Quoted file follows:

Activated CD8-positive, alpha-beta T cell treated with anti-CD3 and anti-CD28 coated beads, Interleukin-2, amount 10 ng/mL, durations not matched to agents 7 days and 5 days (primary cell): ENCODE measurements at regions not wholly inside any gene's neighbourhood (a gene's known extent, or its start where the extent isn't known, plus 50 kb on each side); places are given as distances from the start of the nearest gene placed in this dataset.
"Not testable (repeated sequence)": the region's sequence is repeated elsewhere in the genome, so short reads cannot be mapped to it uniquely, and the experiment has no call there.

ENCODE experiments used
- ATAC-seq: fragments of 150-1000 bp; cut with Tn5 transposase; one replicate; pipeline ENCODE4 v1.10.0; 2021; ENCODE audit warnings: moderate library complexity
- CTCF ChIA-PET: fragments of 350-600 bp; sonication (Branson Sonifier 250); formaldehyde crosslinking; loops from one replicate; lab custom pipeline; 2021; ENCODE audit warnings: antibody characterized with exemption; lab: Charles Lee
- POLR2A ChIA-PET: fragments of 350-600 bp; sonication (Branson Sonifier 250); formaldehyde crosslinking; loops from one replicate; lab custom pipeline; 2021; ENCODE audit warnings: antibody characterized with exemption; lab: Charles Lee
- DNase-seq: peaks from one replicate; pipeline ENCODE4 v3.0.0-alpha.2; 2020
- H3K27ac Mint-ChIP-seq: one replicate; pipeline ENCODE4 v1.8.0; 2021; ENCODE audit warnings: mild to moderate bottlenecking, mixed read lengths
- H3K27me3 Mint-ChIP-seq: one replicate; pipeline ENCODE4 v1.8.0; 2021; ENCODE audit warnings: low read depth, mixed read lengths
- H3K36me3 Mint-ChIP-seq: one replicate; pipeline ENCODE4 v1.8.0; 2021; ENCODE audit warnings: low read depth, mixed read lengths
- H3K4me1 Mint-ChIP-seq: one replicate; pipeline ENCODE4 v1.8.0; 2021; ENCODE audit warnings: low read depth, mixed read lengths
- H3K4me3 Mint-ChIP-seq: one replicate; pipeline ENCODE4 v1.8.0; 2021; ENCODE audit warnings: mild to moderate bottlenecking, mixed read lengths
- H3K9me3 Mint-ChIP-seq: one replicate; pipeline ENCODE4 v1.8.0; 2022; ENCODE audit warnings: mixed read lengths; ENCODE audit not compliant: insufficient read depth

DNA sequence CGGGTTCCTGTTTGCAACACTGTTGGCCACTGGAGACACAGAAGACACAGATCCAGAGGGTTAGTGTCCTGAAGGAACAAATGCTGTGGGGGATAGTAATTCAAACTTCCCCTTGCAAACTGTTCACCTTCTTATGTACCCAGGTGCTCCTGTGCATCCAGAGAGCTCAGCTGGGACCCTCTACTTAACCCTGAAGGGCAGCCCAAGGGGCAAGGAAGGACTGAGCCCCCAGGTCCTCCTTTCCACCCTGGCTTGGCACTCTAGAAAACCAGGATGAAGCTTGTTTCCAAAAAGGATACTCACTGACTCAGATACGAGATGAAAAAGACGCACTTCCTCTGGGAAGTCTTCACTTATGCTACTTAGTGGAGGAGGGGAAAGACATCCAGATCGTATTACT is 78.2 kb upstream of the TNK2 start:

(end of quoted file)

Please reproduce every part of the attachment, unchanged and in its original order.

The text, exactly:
Activated CD8-positive, alpha-beta T cell treated with anti-CD3 and anti-CD28 coated beads, Interleukin-2, amount 10 ng/mL, durations not matched to agents 7 days and 5 days (primary cell): ENCODE measurements at regions not wholly inside any gene's neighbourhood (a gene's known extent, or its start where the extent isn't known, plus 50 kb on each side); places are given as distances from the start of the nearest gene placed in this dataset.
"Not testable (repeated sequence)": the region's sequence is repeated elsewhere in the genome, so short reads cannot be mapped to it uniquely, and the experiment has no call there.

ENCODE experiments used
- ATAC-seq: fragments of 150-1000 bp; cut with Tn5 transposase; one replicate; pipeline ENCODE4 v1.10.0; 2021; ENCODE audit warnings: moderate library complexity
- CTCF ChIA-PET: fragments of 350-600 bp; sonication (Branson Sonifier 250); formaldehyde crosslinking; loops from one replicate; lab custom pipeline; 2021; ENCODE audit warnings: antibody characterized with exemption; lab: Charles Lee
- POLR2A ChIA-PET: fragments of 350-600 bp; sonication (Branson Sonifier 250); formaldehyde crosslinking; loops from one replicate; lab custom pipeline; 2021; ENCODE audit warnings: antibody characterized with exemption; lab: Charles Lee
- DNase-seq: peaks from one replicate; pipeline ENCODE4 v3.0.0-alpha.2; 2020
- H3K27ac Mint-ChIP-seq: one replicate; pipeline ENCODE4 v1.8.0; 2021; ENCODE audit warnings: mild to moderate bottlenecking, mixed read lengths
- H3K27me3 Mint-ChIP-seq: one replicate; pipeline ENCODE4 v1.8.0; 2021; ENCODE audit warnings: low read depth, mixed read lengths
- H3K36me3 Mint-ChIP-seq: one replicate; pipeline ENCODE4 v1.8.0; 2021; ENCODE audit warnings: low read depth, mixed read lengths
- H3K4me1 Mint-ChIP-seq: one replicate; pipeline ENCODE4 v1.8.0; 2021; ENCODE audit warnings: low read depth, mixed read lengths
- H3K4me3 Mint-ChIP-seq: one replicate; pipeline ENCODE4 v1.8.0; 2021; ENCODE audit warnings: mild to moderate bottlenecking, mixed read lengths
- H3K9me3 Mint-ChIP-seq: one replicate; pipeline ENCODE4 v1.8.0; 2022; ENCODE audit warnings: mixed read lengths; ENCODE audit not compliant: insufficient read depth

DNA sequence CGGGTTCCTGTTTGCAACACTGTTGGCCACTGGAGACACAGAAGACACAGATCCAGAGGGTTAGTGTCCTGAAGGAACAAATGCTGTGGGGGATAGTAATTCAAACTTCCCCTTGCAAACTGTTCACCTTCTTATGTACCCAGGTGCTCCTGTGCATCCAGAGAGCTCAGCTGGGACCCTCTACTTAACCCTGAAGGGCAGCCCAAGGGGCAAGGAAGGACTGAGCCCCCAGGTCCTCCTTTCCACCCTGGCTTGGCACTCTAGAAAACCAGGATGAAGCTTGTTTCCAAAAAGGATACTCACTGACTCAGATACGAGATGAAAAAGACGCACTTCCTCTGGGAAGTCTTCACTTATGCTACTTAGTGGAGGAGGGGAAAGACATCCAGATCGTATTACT is 78.2 kb upstream of the TNK2 start: